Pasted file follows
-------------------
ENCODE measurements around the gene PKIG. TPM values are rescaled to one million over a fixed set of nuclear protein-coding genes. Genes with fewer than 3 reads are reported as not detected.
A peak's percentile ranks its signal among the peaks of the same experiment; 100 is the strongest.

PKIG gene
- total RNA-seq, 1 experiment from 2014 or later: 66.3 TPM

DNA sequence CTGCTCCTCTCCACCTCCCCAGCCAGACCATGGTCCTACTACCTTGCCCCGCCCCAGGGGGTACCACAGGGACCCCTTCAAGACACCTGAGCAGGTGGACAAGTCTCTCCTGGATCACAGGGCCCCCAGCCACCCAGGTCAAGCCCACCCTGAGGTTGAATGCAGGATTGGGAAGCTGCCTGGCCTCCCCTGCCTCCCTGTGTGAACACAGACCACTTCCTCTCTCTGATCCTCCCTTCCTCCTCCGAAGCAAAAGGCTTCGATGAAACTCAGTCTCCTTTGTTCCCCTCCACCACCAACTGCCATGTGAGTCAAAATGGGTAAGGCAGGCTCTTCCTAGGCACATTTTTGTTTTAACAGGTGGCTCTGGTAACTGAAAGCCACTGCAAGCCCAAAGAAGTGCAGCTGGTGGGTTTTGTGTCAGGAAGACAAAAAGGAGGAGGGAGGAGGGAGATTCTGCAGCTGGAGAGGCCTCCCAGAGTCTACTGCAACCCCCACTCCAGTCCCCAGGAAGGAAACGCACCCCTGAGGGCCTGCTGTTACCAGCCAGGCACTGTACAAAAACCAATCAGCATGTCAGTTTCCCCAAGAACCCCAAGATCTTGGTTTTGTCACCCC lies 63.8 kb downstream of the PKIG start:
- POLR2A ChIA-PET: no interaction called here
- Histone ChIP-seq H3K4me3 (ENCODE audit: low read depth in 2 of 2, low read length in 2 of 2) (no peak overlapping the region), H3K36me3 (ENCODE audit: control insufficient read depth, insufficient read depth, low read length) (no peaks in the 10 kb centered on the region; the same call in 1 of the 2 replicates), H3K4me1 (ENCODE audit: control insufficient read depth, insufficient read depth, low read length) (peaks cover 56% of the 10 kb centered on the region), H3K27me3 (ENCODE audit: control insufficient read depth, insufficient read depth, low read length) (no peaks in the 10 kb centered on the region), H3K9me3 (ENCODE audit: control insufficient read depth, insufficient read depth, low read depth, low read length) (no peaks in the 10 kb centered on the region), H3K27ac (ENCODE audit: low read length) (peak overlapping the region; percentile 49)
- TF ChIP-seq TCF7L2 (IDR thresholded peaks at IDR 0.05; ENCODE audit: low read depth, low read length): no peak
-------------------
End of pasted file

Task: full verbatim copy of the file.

ENCODE measurements around the gene PKIG. TPM values are rescaled to one million over a fixed set of nuclear protein-coding genes. Genes with fewer than 3 reads are reported as not detected.
A peak's percentile ranks its signal among the peaks of the same experiment; 100 is the strongest.

PKIG gene
- total RNA-seq, 1 experiment from 2014 or later: 66.3 TPM

DNA sequence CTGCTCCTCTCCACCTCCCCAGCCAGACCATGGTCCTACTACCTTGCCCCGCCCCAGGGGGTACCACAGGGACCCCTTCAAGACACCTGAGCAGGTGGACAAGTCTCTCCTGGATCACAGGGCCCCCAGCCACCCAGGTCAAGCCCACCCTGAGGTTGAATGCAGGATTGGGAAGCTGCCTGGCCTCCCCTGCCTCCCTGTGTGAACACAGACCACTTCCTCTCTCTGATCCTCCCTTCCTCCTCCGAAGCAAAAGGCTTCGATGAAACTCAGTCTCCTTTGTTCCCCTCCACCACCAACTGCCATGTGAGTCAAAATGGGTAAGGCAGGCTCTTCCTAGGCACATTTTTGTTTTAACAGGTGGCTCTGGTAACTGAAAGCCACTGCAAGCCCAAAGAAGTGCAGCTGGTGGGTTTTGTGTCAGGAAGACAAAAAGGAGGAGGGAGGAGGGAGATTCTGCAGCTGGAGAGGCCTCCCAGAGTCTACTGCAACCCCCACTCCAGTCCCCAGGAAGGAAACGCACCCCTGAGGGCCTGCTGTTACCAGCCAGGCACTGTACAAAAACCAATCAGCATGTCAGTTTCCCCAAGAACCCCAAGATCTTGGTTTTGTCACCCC lies 63.8 kb downstream of the PKIG start:
- POLR2A ChIA-PET: no interaction called here
- Histone ChIP-seq H3K4me3 (ENCODE audit: low read depth in 2 of 2, low read length in 2 of 2) (no peak overlapping the region), H3K36me3 (ENCODE audit: control insufficient read depth, insufficient read depth, low read length) (no peaks in the 10 kb centered on the region; the same call in 1 of the 2 replicates), H3K4me1 (ENCODE audit: control insufficient read depth, insufficient read depth, low read length) (peaks cover 56% of the 10 kb centered on the region), H3K27me3 (ENCODE audit: control insufficient read depth, insufficient read depth, low read length) (no peaks in the 10 kb centered on the region), H3K9me3 (ENCODE audit: control insufficient read depth, insufficient read depth, low read depth, low read length) (no peaks in the 10 kb centered on the region), H3K27ac (ENCODE audit: low read length) (peak overlapping the region; percentile 49)
- TF ChIP-seq TCF7L2 (IDR thresholded peaks at IDR 0.05; ENCODE audit: low read depth, low read length): no peak